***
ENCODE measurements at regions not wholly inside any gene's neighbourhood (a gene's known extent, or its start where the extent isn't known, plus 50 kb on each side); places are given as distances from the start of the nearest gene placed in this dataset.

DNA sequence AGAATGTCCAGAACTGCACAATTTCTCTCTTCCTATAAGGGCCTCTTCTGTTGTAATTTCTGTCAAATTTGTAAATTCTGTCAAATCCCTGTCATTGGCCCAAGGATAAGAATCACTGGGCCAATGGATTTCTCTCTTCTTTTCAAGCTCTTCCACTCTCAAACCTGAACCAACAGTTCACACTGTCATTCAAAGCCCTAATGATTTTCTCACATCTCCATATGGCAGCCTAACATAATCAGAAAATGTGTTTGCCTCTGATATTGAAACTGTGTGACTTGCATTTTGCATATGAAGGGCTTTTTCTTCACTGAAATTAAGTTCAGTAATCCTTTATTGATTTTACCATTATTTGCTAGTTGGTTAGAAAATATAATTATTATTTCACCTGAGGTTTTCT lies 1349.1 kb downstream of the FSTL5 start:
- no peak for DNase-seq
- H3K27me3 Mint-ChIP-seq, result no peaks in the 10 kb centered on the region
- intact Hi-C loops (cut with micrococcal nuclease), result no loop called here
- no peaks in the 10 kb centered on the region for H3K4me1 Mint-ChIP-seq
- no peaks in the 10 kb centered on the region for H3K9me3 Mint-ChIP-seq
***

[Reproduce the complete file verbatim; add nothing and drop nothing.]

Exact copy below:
ENCODE measurements at regions not wholly inside any gene's neighbourhood (a gene's known extent, or its start where the extent isn't known, plus 50 kb on each side); places are given as distances from the start of the nearest gene placed in this dataset.

DNA sequence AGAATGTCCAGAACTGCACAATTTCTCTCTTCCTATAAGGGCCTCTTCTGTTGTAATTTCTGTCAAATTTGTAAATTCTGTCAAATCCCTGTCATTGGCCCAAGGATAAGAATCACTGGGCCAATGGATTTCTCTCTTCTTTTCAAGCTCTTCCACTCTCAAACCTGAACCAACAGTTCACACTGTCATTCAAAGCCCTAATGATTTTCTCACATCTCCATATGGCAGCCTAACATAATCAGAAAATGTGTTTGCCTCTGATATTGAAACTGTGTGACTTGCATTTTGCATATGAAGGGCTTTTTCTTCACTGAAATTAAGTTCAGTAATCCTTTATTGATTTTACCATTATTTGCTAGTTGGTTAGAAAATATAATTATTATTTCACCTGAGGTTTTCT lies 1349.1 kb downstream of the FSTL5 start:
- no peak for DNase-seq
- H3K27me3 Mint-ChIP-seq, result no peaks in the 10 kb centered on the region
- intact Hi-C loops (cut with micrococcal nuclease), result no loop called here
- no peaks in the 10 kb centered on the region for H3K4me1 Mint-ChIP-seq
- no peaks in the 10 kb centered on the region for H3K9me3 Mint-ChIP-seq